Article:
Report Says College Prices, Once Stable, Are Up Again NYTEducation: The prices that most people actually pay for college, which had remained stable for several years, are on the rise again, as tuition and other cost increases outpace financial aid awards, the College Board reported on Wednesday.

Five Best Blogs: Even Broad Thinks Rhee's Too Aggro Sometimes

MontessorienglewoodcpsTeachers' participation in the Obama re-election campaign is up, according to @PoliticsK12 ow.ly/eHjq6

Mitt Romney, Barack Obama Campaigns Fall Short On Specifics For Early Education ow.ly/eHqnd 

Why Preschool Can Save The World : Planet Money : NPR ow.ly/eHMbR via @LASchoolReport

15 NEA State Affiliates Ran Budget Deficits, 25 Saw Decline in Dues Income « The Greenroomow.ly/eHMhC

RT @Joy_Resmovits: Today, Eli Broad told me he plans to continue to support @m_rhee, but sometimes they disagree. 

Beyond Tokenism: Toward the Next Stage of Teacher Leadership - Ariel Sacks #5bb ow.ly/eI2iS

What is it like being bullied in school? ow.ly/eI63lBest Quora question / response Ive seen in a long time.

People: WSJ Magazine Recognizes Eric Eisner

EisnervanityfairpicThe Wall Street Journal Magazine gave out its innovator awards the other day, and among them was Eric Eisner (pictured).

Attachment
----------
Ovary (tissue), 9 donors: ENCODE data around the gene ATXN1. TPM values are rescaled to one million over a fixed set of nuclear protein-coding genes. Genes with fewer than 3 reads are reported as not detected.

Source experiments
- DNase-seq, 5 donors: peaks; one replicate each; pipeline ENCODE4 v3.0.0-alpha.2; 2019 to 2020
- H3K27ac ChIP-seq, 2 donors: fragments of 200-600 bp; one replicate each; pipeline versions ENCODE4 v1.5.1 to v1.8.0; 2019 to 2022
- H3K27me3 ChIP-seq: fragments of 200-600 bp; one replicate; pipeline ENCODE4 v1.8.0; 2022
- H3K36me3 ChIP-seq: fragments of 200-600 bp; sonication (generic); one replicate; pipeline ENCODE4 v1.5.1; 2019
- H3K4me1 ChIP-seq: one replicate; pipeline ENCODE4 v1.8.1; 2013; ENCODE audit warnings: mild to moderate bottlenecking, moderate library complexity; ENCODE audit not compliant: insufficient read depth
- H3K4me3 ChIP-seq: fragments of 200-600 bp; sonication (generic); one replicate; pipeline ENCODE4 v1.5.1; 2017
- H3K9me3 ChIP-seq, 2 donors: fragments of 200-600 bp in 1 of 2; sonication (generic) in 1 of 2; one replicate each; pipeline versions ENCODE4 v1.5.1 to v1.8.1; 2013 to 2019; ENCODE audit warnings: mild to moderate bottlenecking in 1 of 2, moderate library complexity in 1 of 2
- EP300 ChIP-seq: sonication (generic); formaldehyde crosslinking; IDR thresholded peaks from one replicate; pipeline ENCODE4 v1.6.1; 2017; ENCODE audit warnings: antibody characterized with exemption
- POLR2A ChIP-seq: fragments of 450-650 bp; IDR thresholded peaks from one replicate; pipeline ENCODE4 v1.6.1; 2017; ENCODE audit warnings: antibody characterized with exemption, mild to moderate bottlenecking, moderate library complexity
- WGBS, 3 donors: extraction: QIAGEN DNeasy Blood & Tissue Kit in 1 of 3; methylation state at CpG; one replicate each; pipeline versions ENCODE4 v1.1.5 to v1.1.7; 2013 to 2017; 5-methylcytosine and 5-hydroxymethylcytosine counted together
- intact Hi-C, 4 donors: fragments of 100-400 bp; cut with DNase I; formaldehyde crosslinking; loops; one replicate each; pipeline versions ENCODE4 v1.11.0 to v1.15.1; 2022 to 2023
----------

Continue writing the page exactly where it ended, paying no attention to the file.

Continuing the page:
Eisner was recognized for "his work recruiting, tutoring and mentoring the brightest kids from L.A.'s roughest schools and helping them feel a positive drive toward their futures."

Eisner, son of the former Disney head Michael Eisner, has a program called Young Eisner Scholars and has been written up before on the Huffington Post & Vanity Fair.

Malcolm Gladwell presented the award. Press release below.

Continue reading "People: WSJ Magazine Recognizes Eric Eisner" »

Bruno: Teaching Students Guided Note-Taking

If you haven't already, you should check out Jay Mathews' discussion of note-taking skills and the AVID program. It's easy to underestimate how many skills kids may lack when they enter school and how important explicit instruction in those skills can be.